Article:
• We talked a bit about Islamic influence in architecture, using the illustration with Miss R and the camel (which is above) as our jumping off point. 
  • In several of these paintings, the artist shows wind blowing...like in this picture, where the curtains are blowing back from the bed. We looked for more examples in the story and discussed how the artist showed that there was a breeze in each one. Then, Rose made her own picture of trees blowing in the wind. 

  • There are a few illustrations in this book that show the sun at high noon, with shadows puddled right underneath people and objects. We shone a flashlight directly down on this little porcelain owl to achieve a similar effect. 


*Math* 

  • Miss R. plants five bushels of lupine seeds. We happen to have a bushel basket in the house, so I showed her that. Five bushels is a lot of seeds!
  • She counted all the people in the story from beginning to end, and came up with 134. 

*Science*

  • Since this is a book that features gardening, Rose sprouted a bean seed in a glass jar. We watched it develop over a couple of weeks. 





Fun! She is hoping a bean will grow on it;). We also started a few amaryllis bulbs around this time, so we had lots of things growing. 


  • I took out some shells from past trips to the beach, and we listened to see if we could hear the ocean in them ~ we could!

  •  The manual called our attention to the stuffed birds in the illustration of the library where Miss R works. I asked her to identify the species shown, then she chose a bird coloring page to do.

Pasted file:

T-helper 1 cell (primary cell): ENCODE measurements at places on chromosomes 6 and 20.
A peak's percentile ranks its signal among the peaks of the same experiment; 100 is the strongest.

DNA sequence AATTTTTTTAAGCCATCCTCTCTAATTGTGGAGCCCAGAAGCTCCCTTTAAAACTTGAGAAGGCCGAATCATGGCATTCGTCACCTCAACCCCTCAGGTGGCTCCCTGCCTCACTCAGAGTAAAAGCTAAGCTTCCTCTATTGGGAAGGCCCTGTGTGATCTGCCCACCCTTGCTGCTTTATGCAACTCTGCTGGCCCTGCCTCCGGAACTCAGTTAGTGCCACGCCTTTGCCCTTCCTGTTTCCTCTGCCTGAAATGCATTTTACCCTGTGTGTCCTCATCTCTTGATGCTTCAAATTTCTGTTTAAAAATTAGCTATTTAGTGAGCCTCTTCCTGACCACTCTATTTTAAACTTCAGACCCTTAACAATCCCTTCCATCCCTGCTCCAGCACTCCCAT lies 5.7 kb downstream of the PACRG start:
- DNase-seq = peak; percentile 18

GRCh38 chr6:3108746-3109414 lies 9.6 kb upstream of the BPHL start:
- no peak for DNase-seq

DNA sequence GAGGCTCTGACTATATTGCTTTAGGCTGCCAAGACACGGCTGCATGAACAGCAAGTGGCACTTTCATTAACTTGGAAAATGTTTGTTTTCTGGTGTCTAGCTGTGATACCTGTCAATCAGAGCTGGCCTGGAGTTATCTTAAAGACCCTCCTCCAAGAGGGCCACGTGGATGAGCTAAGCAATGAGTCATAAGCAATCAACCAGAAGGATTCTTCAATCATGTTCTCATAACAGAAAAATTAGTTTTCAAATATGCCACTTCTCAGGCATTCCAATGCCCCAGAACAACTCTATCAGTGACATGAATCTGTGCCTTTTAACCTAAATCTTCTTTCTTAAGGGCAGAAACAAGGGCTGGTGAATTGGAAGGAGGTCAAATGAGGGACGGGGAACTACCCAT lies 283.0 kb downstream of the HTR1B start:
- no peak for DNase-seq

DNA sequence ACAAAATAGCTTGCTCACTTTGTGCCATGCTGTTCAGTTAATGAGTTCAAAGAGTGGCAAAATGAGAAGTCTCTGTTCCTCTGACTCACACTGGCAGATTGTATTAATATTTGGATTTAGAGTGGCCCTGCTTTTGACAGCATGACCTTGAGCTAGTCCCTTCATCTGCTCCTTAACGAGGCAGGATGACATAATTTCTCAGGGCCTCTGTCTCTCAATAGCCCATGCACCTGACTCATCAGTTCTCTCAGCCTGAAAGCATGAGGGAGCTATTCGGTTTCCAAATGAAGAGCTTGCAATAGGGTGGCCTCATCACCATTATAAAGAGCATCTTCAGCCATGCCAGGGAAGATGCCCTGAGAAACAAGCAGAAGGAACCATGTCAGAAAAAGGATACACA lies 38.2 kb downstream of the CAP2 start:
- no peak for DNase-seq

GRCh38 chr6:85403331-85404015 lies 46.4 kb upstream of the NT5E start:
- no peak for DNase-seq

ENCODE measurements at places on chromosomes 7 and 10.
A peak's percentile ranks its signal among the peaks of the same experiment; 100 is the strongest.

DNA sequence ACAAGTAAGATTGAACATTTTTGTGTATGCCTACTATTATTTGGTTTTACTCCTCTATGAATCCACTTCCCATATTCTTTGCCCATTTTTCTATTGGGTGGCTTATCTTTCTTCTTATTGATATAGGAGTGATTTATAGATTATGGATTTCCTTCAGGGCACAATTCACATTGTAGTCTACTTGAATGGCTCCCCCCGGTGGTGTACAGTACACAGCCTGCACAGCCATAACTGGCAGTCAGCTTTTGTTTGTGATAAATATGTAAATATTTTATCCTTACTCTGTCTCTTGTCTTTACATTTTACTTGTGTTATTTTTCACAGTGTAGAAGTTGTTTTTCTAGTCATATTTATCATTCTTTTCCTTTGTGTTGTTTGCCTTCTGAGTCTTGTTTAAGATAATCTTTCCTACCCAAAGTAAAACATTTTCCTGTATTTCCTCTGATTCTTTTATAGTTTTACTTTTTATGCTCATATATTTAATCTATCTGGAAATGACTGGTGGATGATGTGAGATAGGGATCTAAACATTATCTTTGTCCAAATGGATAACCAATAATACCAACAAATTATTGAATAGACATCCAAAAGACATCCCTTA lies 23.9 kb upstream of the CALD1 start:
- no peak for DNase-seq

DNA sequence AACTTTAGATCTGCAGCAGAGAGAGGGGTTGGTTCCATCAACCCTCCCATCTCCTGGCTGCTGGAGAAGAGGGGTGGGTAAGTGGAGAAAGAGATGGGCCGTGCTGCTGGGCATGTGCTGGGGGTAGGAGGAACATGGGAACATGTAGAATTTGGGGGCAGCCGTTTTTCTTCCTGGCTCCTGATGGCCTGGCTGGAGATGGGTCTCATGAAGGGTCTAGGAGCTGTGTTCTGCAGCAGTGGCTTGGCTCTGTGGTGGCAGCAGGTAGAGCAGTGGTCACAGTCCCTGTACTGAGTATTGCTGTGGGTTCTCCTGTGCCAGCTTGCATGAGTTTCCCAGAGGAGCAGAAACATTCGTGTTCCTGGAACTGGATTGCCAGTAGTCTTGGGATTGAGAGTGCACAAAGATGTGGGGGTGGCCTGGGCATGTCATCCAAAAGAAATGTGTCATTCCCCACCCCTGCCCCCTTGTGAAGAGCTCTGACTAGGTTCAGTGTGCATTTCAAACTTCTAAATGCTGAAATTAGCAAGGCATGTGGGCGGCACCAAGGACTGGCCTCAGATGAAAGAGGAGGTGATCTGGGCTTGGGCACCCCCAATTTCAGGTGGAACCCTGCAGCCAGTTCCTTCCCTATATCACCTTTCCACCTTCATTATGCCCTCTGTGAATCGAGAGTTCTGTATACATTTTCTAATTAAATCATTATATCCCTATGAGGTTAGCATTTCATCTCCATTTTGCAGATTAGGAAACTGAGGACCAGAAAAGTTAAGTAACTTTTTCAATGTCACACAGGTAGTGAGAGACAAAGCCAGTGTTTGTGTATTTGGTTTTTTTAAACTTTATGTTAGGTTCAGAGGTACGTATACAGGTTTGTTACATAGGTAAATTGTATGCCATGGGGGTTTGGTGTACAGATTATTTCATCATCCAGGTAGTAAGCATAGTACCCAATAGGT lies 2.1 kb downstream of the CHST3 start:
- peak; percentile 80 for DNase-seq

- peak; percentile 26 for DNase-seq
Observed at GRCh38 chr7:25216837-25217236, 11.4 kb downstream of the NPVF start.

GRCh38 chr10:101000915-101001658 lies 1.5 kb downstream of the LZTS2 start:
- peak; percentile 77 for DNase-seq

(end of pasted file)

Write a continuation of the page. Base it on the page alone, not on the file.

• Little Alice has a set routine for her life...we talked about Rose's routine and how it helps her stay healthy. Then, she set out to make  a collage of favorite foods.



Because we did this row right around Christmas time, we ended up cutting it a bit short and we never made the recipes in the FIAR cookbook ~ they looked good though, and I hope to get to them at a later point. Also, I have a note in my planner to purchase a  lupine plant this spring 💗.

Well, that's it for this row! We are currently completing our row of The Little Red Lighthouse and the Great Gray Bridge, and I should have that up soon. And in the meantime I am working on a mid-year update for each child...what we're using and a bit about how the year is going.

Thanks for stopping by!